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Antibiotics have transformed the treatment of disease since the discovery of penicillin in 1928.
In the 20th century, antibiotics enabled the treatment of what had previously been common and fatal infectious diseases such as tuberculosis and, since then, they have played a significant role in modern healthcare. However, the rise of antibiotic resistance has sparked fears that treating bacterial infections may soon no longer be possible. According to the lowest estimates, antimicrobial resistance causes around 700,000 deaths every year and that figure could increase to 10 million per year by 2050.
Older medicines are becoming increasingly ineffective against microbes and there are not enough new medicines in the pipeline to combat resistant organisms. Enhancing how we use antibiotics in order to handle the emerging resistance is therefore a key strategy for easing the pressure to develop new antimicrobials and for reducing the risks that resistance poses to global health.
Coming under the umbrella of ‘antimicrobial stewardship’ are strategies to improve antibiotic use, with the focus being on selecting the most suitable antibiotic, dosage and duration of treatment for the specific infection. However, a lack of rapid diagnostics for guiding clinical decisions about the correct antibiotic to use, means the ability to achieve this is somewhat limited.
The UK Prime Minister commissioned the Independent Review on Antimicrobial Resistance in order to advise which actions should be taken to combat global antimicrobial resistance. In the review, rapid diagnostic tests are described as key to enacting behaviour change in the prescription of antibiotics.
The review panel calls for these “game-changing” diagnostics to be adopted on a widespread basis between now and 2020 in order to realise a “right patient, right antibiotic, right time” approach to antibiotic prescribing.
“If the world is serious about tackling the threat of drug-resistant infections, we need to fully embrace the step-change in technology that rapid point-of-care diagnostics represent,” the review concluded. “Only by doing this can we fundamentally and sustainably reduce our misuse and overuse of antibiotics.”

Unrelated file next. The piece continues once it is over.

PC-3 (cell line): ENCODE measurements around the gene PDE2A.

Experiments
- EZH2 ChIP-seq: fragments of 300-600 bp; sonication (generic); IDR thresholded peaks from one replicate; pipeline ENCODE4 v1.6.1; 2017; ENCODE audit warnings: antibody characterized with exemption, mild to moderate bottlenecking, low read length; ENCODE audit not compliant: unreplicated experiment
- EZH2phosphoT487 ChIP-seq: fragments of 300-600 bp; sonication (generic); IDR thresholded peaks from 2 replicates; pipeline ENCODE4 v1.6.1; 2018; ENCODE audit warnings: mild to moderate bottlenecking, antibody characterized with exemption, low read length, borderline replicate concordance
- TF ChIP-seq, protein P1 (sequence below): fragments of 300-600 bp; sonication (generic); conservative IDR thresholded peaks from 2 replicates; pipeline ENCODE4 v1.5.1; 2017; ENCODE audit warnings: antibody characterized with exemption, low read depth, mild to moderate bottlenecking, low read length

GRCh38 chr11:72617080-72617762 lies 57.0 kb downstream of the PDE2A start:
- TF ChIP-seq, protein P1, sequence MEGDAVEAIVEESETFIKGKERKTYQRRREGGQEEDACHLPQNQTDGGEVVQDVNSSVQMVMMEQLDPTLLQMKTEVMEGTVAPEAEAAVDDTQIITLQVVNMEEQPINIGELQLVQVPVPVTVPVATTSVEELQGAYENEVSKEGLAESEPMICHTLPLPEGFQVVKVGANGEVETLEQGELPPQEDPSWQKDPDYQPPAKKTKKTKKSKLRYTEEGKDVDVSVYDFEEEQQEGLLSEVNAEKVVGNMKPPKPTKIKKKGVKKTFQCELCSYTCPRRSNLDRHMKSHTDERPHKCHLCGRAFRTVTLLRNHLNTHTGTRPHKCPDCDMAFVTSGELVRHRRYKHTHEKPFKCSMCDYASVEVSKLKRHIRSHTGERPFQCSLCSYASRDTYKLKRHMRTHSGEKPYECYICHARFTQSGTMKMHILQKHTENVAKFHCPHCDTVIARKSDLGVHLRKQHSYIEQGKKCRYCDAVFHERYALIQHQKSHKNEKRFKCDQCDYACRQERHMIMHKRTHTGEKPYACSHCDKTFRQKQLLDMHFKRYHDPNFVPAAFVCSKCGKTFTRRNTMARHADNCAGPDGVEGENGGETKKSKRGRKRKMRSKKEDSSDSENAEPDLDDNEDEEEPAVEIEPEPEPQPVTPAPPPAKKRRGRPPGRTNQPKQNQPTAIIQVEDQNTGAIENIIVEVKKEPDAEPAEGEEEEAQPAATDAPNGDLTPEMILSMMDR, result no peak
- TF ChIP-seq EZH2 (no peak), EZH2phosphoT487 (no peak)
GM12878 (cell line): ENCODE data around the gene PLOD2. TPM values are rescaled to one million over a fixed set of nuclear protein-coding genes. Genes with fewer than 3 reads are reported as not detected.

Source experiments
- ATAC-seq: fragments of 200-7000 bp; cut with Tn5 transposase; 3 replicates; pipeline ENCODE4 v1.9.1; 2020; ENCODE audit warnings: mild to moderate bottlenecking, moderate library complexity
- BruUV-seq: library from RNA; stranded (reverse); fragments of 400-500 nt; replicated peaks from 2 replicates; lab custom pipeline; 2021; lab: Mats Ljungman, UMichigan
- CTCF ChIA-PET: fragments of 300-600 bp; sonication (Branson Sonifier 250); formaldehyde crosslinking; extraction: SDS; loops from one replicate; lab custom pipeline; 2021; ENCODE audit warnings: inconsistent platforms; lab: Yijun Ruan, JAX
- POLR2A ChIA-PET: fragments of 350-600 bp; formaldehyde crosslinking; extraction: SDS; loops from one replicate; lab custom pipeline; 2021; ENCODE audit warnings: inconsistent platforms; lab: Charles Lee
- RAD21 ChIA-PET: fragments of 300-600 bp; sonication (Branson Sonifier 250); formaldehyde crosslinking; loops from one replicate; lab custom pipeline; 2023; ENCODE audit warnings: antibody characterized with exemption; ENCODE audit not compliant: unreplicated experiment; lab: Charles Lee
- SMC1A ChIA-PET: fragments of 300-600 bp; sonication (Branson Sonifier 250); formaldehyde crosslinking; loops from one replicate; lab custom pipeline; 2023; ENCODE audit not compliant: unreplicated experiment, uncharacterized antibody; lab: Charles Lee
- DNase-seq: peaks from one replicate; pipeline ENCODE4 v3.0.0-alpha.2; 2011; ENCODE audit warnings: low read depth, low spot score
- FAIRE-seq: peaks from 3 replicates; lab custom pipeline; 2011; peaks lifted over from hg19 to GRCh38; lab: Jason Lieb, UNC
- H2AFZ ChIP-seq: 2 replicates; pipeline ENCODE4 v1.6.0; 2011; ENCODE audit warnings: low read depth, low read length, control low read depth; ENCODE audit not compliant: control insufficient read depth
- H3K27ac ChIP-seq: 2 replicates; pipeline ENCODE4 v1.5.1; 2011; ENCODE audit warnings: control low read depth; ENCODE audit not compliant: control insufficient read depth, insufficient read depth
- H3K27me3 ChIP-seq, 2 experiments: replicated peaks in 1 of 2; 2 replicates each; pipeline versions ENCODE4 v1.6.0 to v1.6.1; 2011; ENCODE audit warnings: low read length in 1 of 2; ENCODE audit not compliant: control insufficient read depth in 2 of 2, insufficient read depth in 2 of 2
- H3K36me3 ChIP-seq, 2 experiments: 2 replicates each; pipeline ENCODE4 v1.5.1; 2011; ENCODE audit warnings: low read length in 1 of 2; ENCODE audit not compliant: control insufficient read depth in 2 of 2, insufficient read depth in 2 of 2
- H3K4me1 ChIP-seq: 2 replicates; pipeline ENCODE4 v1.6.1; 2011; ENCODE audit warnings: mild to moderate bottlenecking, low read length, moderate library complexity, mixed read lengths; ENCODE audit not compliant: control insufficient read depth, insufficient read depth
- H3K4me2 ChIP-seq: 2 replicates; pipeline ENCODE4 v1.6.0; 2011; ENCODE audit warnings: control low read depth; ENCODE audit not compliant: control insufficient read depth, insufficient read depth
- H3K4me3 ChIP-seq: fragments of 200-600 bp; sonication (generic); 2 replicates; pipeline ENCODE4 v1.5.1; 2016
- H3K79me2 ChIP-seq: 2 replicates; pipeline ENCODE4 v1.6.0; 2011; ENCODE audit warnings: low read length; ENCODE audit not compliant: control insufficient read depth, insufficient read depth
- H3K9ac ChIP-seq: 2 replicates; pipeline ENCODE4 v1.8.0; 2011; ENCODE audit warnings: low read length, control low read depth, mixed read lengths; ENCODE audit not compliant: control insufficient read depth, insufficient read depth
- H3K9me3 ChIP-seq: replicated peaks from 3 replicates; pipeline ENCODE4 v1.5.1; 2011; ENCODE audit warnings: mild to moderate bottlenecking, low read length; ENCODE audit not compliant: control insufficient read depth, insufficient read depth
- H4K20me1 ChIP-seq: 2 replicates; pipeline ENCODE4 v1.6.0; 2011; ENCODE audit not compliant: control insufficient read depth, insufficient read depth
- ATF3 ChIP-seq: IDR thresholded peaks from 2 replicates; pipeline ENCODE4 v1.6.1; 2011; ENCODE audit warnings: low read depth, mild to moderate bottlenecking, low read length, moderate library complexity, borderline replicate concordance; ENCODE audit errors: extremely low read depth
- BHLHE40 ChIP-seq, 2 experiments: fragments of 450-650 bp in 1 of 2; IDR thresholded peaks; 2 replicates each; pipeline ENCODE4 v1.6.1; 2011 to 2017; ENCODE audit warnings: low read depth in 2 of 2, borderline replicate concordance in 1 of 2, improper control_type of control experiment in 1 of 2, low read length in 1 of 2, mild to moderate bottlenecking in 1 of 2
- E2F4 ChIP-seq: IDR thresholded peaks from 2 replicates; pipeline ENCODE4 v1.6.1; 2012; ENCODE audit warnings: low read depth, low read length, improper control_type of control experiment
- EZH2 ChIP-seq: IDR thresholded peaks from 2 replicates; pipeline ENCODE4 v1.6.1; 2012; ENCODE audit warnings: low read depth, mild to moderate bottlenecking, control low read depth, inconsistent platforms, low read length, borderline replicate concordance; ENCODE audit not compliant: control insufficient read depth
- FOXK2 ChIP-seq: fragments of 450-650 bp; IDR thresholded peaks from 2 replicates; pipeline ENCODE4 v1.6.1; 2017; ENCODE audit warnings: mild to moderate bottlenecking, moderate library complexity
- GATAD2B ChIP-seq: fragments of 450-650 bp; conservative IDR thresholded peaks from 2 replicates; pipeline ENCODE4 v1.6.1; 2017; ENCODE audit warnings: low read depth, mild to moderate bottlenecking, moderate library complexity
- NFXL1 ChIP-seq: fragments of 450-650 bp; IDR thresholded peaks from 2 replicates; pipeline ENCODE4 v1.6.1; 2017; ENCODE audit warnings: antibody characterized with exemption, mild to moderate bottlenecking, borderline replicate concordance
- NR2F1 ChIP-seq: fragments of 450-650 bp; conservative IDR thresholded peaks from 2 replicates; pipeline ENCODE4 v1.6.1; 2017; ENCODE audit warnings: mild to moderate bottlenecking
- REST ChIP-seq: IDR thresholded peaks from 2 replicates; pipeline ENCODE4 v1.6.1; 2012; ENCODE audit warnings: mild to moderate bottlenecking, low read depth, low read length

Automation with the Ther-Mix
While the ETGA technique is significantly faster than conventional blood culture, it can be made even faster through automation.
Researchers at Momentum Biosciences use the Ther-Mix from Vitl Life Science Solutions at the heart of the ETGA method to streamline their techniques. The Ther-Mix enables the team to semi-automate the workflow, which delivers results even more quickly, frees up bench space, reduces hands-on labor, and improves standardisation of the techniques.
With the help of the Ther-Mix, a single unit can perform several mixing and incubation steps, with the capability for as many as 100 customized mixing programs to be plugged in from beginning to end, thereby enabling operators to walk away and leave the Ther-Mix to do the work.
Crow MA, Bennett HV, Grover M, et al. Evaluation of a new method for the rapid exclusion of infection in suspected bacteraem. Presented at: 24th European Congress of Clinical Microbiology and Infectious Diseases; 10-13 May 2014. Barcelona, Spain.
Dryden M. Near-patient testing, infection biomarkers, and rapid diagnostics. In: Laundy et al. (eds.) Antimicrobial Stewardship. Oxford University Press, 2016.
Kopnitsky M (2013). A new twist on the detection of disease-causing microbes. Available at: http://www.mlo-online.com/a-new-twist-on-the-detection-of-disease-causing-microbes.php
O’Neill J, chair (2014). Antimicrobial resistance: Tackling a crisis for the health and wealth of nations. Available at: http://amr-review.org/Publications
O’Neill J, chair (2015). Rapid diagnostics: Stopping unnecessary use of antibiotics. Available at: http://amr-review.org/Publications
Zweitzig DR, Sodowich BI, Riccardello NM, et al. Feasibility of a Novel Approach for Rapid Detection of Simulated Bloodstream Infections via Enzymatic Template Generation and Amplification (ETGA)eMediated Measurement of Microbial DNA Polymerase Activity. Journal of Molecular Diagnostics 2013; 15: 319-330.